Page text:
Halstead Royal British Legion chairman Tony Jones says the attendance at the town’s Remembrance service was one of the highest ever, with an estimated 700 people turning out to the wreath laying ceremony.
He said: “To see so many people coming to pay their respects and to take part in our acts of remembrance both in the public gardens and at St Andrew’s Church was very rewarding.”
Essex County Council announced major plans to reshape the library set up, with
the building in Swan Street, Sible Hedingham, one of 25 listed for closure. 
The service in Halstead was also facing changes, with the library’s opening hours likely to be reduced. 
Sible Hedingham Parish Council chairman, Ron Volkwyn, said: “The library is an important part of the village, it has been there for as long as I can remember. 
“The parish council will be following this up to see what we can do to save it.”
There is currently a public consultation going on of which a decision will be made next year.
Beavers have returned to Essex for the first time in 400 years.
A pair of Eurasian Beavers have moved to the Spains Hall Estate in Finchingfield for a project set up by the Essex & Suffolk Rivers Trust and Essex Wildlife Trust.
The beavers had been hunted to near-extinction for meat, fur and scent glands by the beginning of the 16th century.
After moving them back to Essex, it is hoped the new inhabitants will improve diversity and help prevent flooding in the area.

Towards the end of the year temporary planning permission expired for the Gosfield Community Shop.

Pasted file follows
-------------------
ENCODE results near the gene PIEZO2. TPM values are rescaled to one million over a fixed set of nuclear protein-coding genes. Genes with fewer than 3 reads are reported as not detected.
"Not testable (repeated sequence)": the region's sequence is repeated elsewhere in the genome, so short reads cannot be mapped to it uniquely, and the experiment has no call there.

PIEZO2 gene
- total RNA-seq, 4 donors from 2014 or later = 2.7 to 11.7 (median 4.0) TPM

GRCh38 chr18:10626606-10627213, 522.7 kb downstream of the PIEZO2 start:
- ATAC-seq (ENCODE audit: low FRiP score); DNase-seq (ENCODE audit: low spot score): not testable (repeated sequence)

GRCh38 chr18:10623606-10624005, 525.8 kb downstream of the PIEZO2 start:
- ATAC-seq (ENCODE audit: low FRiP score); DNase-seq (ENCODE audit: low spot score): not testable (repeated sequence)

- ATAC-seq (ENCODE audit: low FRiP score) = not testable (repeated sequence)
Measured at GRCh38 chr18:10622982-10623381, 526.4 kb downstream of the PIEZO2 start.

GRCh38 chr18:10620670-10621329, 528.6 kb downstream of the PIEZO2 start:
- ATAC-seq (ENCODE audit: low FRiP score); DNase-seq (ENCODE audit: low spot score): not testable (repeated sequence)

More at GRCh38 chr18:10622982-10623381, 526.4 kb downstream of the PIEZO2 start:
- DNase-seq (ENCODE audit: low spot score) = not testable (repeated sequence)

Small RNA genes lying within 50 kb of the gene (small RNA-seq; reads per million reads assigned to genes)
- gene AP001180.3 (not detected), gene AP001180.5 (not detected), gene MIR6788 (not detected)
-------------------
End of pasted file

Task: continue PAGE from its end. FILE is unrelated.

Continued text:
Volunteers called for an extension, however Braintree council turned down their application.
A new permanent base for the shop is needed and a Fundraising page has been set up. 
Gosfield Parish Council chairman, Bob Waters, said: “The will and ambition is there, so it is not the end of the road yet.”
In Halstead, a man is furious after his wall was hit by car for fifth time.
Stephen Amass, who lives on Sudbury Road, said: “I felt gutted when I found out what had happened, only the week before another car hit my wall.
“I’m furious, dealing with two different insurance claims right now and in the time I’ve lived here, this is the fifth time my wall has been hit.”
And to end the year on a festive note, three mini-Santas have been spreading festive cheer at Forest Home care home in Sible Hedingham. 
Bailey Skingle, Destiny Skingle and Devon Oliver collected 32 Christmas bags to take to residents. 
Proud mum to Bailey and Destiny, Lynda Clark, said: ““Bailey, Devon and Destiny were welcomed into the home with a huge round of applause.
“There were tears from some residents who were overjoyed with their gifts as well as cuddles and smiles from others.
“I believe this will now become a yearly tradition.”